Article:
As the microLED market expands, there is a need for a roll-out of significant additional LED manufacturing capacity in order to make all the required displays. By 2026, some forecasts show 15 percent of the 2 billion cellphone market will feature a 4K microLED display. This alone will require 12 million wafer starts per year, a figure comparable to the total for all LEDs that will be manufactured in 2019. Factor in wearables, TVs, and other display formats, and manufacturing volumes are set to be far higher than this figure.

Our low-cost, roll-to-roll capability can make this ramp possible. Just one wide-web, roll-to-roll production facility could equal today's total worldwide LED epi production.

Beyond 2025, displays based on two-dimensional flat screens are expected to be superseded by those that create images in a three-dimensional space (see Figure 8). This can be accomplished by placing an array of emitters, such as microLEDs, over a microlens array. However, to ensure that the light-field display has a high resolution, in addition to compression of huge amounts of data, it must feature billions of pixels with a pitch that could be as small as 5 μm. Such a colossal number of pixels is impractical for mass transfer approaches, but can be realised with our monolithic integration technology.

Figure 8. Historical evolution of displays and expectations into the future. In short, a promising future lies ahead for our technology, which enables the manufacture and integration of microLEDs on large area, metal foils. Wearables, augmented reality, mobile products and even large displays will benefit, due to the many great attributes of our technology. They include: a flexible, light-weight substrate that enables displays to fit curved surfaces and ease of integration into products; the use of direct-emitting LEDs, which allow outdoor viewing and produce a high dynamic range, a wide colour gamut and deep blacks; low cost, due to monolithic integration and compatibility with high-volume roll-to-roll manufacturing techniques; and the promise for light-field displays, the three-dimensional displays of the future.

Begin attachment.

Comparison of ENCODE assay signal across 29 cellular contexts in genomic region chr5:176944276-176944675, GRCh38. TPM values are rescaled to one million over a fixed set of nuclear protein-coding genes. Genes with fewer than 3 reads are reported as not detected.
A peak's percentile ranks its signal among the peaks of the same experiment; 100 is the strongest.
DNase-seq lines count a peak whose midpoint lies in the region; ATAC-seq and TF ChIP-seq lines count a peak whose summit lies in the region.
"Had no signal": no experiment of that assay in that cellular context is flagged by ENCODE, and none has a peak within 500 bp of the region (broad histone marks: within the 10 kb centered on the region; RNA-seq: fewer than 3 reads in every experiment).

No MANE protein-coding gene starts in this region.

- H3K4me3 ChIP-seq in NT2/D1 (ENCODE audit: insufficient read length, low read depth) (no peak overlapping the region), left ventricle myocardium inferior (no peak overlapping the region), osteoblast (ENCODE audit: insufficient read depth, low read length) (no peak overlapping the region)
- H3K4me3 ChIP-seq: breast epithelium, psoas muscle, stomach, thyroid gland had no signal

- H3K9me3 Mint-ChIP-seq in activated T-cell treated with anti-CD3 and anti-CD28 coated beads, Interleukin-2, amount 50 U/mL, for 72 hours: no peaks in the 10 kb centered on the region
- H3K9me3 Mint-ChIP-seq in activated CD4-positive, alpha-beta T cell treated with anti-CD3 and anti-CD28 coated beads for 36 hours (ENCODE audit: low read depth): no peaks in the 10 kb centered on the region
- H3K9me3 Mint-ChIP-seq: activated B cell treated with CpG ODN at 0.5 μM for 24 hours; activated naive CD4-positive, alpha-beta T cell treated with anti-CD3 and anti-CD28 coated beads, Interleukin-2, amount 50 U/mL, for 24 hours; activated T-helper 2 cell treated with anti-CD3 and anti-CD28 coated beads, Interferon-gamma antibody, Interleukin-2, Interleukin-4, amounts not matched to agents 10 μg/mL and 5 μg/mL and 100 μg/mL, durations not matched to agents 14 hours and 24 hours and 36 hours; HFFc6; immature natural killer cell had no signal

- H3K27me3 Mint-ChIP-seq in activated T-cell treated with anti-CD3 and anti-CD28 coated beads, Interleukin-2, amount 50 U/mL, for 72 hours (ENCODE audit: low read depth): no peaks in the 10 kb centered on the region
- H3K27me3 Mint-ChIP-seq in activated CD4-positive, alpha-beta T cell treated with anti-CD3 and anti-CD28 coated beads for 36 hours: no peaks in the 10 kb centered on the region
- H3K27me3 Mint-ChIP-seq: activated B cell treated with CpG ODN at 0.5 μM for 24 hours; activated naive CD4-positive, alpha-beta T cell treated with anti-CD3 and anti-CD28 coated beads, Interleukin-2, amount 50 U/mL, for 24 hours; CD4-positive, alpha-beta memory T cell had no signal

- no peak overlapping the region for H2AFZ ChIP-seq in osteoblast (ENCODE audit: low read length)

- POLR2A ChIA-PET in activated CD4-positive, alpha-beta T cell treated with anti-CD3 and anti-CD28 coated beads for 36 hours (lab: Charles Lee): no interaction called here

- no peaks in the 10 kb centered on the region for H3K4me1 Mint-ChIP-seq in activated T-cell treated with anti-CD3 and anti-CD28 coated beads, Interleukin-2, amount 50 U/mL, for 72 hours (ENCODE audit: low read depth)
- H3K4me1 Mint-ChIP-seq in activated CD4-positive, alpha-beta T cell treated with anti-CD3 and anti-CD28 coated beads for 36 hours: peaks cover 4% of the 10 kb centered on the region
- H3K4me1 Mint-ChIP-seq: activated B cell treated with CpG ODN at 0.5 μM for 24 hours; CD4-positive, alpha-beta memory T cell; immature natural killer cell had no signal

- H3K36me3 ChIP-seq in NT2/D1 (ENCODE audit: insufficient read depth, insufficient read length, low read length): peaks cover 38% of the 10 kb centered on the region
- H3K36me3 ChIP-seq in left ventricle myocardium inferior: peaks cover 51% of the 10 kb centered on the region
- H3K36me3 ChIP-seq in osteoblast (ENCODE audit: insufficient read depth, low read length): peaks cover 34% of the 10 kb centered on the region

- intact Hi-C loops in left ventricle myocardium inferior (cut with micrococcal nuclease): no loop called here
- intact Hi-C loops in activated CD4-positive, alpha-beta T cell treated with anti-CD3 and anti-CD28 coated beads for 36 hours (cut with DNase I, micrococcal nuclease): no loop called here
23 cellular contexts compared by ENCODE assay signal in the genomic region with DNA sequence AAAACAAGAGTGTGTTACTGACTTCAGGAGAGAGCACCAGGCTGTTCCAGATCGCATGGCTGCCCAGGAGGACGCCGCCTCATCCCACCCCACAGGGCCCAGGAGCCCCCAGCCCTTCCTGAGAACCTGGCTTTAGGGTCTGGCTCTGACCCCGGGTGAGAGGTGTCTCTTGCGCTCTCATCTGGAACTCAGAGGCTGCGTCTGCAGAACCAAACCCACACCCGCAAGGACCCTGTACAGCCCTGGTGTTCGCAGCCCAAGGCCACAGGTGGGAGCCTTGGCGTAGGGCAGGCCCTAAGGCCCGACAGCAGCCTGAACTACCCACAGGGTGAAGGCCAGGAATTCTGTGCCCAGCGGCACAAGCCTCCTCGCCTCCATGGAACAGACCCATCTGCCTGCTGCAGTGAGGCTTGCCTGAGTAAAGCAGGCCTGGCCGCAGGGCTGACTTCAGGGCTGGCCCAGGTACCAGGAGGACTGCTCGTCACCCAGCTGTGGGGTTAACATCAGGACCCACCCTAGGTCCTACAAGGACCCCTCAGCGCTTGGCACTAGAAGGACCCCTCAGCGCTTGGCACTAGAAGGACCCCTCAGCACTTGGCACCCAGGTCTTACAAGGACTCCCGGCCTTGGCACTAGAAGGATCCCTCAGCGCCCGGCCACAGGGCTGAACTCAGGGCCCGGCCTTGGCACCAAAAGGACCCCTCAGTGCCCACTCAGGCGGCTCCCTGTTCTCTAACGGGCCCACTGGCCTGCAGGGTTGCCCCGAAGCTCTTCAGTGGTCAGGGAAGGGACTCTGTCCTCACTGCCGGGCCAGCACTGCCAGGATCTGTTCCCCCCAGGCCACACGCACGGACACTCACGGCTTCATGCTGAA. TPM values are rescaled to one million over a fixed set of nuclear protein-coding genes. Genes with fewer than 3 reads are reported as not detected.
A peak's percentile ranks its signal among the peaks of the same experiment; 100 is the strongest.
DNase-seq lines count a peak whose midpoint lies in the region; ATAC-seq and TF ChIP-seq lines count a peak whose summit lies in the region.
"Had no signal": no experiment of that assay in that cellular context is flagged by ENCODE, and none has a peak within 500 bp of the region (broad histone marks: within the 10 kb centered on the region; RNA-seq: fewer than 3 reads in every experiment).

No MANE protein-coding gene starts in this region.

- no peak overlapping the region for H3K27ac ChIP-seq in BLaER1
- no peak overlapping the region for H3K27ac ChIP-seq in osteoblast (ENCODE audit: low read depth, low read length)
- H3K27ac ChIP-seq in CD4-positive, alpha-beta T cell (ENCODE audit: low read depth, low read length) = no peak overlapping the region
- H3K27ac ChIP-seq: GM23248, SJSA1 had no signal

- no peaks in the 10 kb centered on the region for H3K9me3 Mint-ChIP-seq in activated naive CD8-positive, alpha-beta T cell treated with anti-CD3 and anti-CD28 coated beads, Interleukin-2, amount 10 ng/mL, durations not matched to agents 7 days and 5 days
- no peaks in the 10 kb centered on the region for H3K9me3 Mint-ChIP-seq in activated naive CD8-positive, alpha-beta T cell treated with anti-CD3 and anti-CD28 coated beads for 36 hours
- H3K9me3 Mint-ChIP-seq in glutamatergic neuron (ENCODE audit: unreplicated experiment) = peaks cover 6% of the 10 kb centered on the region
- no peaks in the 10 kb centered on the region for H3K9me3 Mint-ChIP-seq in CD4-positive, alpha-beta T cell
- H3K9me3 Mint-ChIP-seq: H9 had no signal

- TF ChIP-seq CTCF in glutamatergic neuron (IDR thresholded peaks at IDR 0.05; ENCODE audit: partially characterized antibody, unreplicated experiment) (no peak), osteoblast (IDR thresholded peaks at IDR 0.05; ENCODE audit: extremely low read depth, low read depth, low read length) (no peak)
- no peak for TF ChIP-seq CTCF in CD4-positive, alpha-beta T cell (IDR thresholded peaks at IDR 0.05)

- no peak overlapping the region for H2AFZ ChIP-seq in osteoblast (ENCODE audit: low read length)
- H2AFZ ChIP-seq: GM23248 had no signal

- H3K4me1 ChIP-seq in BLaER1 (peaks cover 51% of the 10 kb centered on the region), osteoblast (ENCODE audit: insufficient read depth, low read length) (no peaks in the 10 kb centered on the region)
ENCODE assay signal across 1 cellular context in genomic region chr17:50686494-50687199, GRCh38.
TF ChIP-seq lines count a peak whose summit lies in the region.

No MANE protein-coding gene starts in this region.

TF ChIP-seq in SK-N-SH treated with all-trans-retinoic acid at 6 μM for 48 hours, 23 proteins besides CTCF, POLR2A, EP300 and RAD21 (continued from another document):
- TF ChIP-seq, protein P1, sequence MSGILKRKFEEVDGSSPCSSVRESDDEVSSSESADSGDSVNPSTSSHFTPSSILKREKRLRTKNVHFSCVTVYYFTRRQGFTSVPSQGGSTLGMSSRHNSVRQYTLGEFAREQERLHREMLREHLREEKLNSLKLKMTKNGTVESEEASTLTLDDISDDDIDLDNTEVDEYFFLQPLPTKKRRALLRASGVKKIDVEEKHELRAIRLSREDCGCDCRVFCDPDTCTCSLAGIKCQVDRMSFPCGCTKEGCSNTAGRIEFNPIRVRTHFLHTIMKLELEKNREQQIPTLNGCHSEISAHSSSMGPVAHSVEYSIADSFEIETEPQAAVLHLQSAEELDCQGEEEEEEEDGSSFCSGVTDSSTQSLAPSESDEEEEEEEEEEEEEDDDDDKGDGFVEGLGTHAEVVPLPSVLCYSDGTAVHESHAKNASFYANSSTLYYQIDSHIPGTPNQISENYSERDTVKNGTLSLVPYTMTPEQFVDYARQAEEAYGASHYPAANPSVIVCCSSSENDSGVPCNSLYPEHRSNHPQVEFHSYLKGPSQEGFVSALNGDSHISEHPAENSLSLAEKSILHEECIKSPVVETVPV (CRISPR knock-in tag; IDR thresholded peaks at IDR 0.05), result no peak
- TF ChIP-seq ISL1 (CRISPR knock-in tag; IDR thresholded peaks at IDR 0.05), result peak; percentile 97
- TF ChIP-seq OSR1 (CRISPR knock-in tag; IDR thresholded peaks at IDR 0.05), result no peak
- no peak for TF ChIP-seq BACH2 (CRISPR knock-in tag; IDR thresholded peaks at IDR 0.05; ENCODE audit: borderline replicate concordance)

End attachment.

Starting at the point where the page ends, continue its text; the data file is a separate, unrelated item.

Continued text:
United States Patent 9,735,318 B, V. Matias and C. Yung.

V. Matias, Photonics West Presentation, 2018

Yole Développement, “Are MicroLEDs a credible alternative to LCD and OLED?” SID Display week business conference, (2018)

G-S. Chen et al. IEEE Phot. Tech. Lett. 30 262 (2018)